I often hear from Rights Holders "I'm new at this, can you tell?!" That's no surprise. Most authors aren't churning out dozens of books and becoming old hands at being self-publishers on ACX.
Here’s a few suggestions for how to do your end of things well, especially if you’re taking your chances in the Royalty Share pool, because of course you want to give your book the best chance:
When listing the book:
1) Short and sweet! A short audition script might mean you get more candidates auditioning. I personally like it when the excerpt is right in the field rather than provided an attachment, because downloading is extra clicking. My next favorite thing is when the entire book is attached as a pdf, because then a) I know the author has no expectation whatsoever that I’m going to read the whole thing for an audition, and b) If I love it I get to read it, and then you win a Goodreads review:)
When 3-10 pages are attached …. well, on the plus side you’ve given enough material to give lots of character and tonal clues, but then I wonder if the author thinks I’m going to read it all for the audition? I’m not. Two to five minutes is all you get (we all know that you are going to listen to only a few seconds before you know if it’s no or maybe, and also those two to five minutes take at least 30 minutes work). If you want to post several pages, a note indicating that you’re only expecting an industry-standard two minute audition clarifies your expectations.
2) Give your sample script file a name that includes the name of your book. Not "audition", or “audio script for acx”, or “sample”. Because once I go looking for the audition scripts I was interested in in my downloads folder, they pretty much all have the same title (“AuditionACXScriptSample.pdf”)
3) Keywords for characters and performance are important, especially if accents are involved! On the other hand, I don’t need to know the entire life story of a character that speaks two sentences in the sample. That comes later:)
4) Mentioning that you appreciate the work involved in producing auditions (there is quite a lot of work in each audition) or books is a nice touch. Barking about your unrealistic expectations is not, but it does provide entertainment as we narrators pass by your posting:)
5) Please don’t list your book for “$XX PFH OR Royalty Share”, when there’s not the faintest chance you plan to pay PFH for it. That’s fakery. Not cool.
6) Convince me that you really did “love my samples”. Reaching out and messaging narrators asking them to audition for your book is proactive. However, I get a message like this about daily, and I ignore almost all of them. To me it looks like a cut and paste job you sent to the first ten producers that filtered for your genre. Convince me you really did listen to my samples or looked me up, and you’re sincerely interested.
When the auditions pour in:
Karen Commins has a great and comprehensive blog post on all the things you should consider when listening to the audition, and much more about this whole process of getting your audiobook made as well.
1) Use headphones to be better able to assess the sound quality, hear background noise, loud breathing, mouth clicks and noises, and also, because your customers at the end of this road are very often going to be listening to the finished product with headphones.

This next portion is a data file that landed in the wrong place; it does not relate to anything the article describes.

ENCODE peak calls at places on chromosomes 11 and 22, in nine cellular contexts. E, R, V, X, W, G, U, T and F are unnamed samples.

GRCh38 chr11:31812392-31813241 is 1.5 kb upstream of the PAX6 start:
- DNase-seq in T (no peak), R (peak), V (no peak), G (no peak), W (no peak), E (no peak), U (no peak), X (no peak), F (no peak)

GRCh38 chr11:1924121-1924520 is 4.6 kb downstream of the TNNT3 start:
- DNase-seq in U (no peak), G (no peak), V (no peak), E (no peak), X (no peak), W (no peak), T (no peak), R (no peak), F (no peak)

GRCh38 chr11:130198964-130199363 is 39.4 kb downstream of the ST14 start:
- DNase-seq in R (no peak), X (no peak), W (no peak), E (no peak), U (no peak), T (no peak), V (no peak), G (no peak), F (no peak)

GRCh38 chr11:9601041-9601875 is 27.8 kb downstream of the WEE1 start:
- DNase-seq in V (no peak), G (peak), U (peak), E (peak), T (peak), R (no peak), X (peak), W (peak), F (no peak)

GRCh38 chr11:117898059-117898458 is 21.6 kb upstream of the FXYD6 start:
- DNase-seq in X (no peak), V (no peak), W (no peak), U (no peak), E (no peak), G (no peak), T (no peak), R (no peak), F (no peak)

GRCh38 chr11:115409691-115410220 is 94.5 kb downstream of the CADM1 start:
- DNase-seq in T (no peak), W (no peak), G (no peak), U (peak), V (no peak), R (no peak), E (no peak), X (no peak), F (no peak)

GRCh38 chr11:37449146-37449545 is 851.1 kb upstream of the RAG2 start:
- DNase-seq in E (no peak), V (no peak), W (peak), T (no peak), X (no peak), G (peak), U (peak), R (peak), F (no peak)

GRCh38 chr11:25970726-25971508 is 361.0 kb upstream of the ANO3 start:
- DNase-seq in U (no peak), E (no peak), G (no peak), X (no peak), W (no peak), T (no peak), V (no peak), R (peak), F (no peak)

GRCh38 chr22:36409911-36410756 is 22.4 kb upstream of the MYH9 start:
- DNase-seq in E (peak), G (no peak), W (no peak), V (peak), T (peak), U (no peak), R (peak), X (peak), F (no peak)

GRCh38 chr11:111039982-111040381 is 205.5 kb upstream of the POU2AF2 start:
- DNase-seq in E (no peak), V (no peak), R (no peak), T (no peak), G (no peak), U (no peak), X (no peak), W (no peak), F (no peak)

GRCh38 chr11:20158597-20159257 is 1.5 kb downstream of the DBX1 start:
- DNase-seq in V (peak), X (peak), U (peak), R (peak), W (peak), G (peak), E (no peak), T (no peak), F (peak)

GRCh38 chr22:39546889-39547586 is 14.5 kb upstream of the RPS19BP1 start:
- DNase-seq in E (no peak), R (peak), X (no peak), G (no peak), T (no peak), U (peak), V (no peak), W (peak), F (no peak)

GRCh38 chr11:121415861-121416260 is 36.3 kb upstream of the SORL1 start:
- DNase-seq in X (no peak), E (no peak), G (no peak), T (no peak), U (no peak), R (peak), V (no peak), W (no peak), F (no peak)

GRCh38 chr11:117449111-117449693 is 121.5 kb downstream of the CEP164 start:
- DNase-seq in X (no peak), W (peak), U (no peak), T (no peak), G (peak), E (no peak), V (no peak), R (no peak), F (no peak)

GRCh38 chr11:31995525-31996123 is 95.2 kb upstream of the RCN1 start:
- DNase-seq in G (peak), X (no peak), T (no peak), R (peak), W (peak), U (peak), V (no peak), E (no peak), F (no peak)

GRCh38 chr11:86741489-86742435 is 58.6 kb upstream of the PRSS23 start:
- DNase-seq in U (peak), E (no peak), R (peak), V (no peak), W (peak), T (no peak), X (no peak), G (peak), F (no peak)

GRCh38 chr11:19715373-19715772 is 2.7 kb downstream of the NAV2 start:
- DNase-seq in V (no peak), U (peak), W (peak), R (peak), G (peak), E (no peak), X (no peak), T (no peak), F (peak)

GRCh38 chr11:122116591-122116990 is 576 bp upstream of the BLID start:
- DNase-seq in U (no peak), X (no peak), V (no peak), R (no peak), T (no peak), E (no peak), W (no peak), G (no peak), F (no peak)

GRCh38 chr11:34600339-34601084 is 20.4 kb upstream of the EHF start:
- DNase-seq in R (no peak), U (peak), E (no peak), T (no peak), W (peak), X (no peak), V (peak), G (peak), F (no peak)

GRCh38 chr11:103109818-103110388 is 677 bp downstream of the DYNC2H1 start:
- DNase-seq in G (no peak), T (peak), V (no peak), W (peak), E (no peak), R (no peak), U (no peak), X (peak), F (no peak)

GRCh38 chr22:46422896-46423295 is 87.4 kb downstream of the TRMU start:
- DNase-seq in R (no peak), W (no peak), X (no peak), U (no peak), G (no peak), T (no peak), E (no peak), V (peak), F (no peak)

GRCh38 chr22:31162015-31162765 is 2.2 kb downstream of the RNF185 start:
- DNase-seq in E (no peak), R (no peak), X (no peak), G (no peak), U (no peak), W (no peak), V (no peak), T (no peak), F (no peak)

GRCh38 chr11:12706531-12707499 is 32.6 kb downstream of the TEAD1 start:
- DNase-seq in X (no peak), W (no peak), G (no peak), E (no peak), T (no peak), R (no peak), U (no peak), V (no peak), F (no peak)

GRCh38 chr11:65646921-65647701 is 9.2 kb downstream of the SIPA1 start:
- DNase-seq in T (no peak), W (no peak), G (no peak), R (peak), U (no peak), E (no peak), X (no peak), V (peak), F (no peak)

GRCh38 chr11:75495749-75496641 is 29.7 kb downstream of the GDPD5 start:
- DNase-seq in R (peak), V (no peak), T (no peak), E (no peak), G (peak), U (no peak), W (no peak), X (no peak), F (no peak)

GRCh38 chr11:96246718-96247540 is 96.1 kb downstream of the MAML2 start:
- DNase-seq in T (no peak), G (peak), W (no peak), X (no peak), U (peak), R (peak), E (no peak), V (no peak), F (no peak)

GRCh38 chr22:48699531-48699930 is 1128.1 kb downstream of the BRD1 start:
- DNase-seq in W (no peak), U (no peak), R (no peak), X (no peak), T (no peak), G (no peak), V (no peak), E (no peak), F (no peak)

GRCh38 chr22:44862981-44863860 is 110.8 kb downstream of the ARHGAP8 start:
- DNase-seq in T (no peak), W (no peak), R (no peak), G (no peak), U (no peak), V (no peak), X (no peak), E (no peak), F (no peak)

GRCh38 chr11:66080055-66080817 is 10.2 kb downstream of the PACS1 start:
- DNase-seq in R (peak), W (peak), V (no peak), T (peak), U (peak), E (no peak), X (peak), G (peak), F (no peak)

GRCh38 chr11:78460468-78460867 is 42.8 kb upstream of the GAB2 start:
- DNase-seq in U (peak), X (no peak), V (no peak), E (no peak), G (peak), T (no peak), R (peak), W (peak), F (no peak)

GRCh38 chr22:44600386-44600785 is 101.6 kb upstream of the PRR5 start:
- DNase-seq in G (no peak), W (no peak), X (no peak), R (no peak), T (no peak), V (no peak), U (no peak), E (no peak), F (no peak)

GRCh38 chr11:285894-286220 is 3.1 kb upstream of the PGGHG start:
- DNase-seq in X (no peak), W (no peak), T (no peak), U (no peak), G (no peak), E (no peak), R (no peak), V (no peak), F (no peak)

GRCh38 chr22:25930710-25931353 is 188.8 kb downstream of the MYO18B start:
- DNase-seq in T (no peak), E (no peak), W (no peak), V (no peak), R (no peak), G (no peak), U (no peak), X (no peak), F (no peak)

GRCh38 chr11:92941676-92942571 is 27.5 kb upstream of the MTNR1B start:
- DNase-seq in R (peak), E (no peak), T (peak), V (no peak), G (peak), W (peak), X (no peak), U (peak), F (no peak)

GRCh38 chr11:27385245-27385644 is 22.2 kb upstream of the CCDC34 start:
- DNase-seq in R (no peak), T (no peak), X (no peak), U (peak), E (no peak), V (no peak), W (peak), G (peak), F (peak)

2) The narrators don’t know if you click “dislike” on their audition :)
3) If you’ve got a short list that you’re stuck deciding between, by all means ask for another sample with a different type of scene or a reading of a different important character, if you need more information to make your decision.
4) When you make an offer to someone and they accept, all the other candidates get a boilerplate message that says the narrator has been chosen (and it’s not you, better luck next time). You don’t have to write to anyone to let them know. Unless you sincerely do mean that you might look them up for future projects.
5) Is someone ghosting you? Unfortunately, the ACX messaging site sometimes fails to send messages, and the only way to be positive your message sent is to check your sent messages. This has bitten me more than once:(
1) Communicate! Provide the pronunciation for those names and worlds you made up. Please don't vanish, ignore all emails, and plan to just click "I approve". If you’re super busy, rarely see your emails, or you don’t have much attachment to how it sounds, including whether or not “John sounds anguished enough in chapter 12”, just say so at the outset, and we’re cool.
Can't offer money? Hoping for the best Royalty Share has to offer?
1) Be flexible! Some of us fill our menus with royalty share between paid work for many reasons (to keep busy, to stretch one’s range, gambling that it might do well, actually really like the book...). Books for pay get priority, so if you have a RS book, be amenable to a long and vague deadline, and be understanding if you get bumped. You might get a real pro for free if you're willing to wait.
2) Can't pay? Lay on the praise. That's useful, seriously. Really, I can use praise - it goes in the bank of accolades for bad days and when I need a website quote. Beyond that, hearing good things motivates me to invest more in your book, because you're so nice. It's a circle of positive niceness.
3) Prooflisten! Proofing is a significant step in the process, and if you aren’t sharing the cost of post-production, you can contribute by doing the prooflistening. Rights holders that are invested in their books tend to be eager to listen anyway, but if you're not paying for your audiobook, it will help if you can find the time to carefully listen to the whole thing.
Hope this helps on your journey to getting your audiobook made!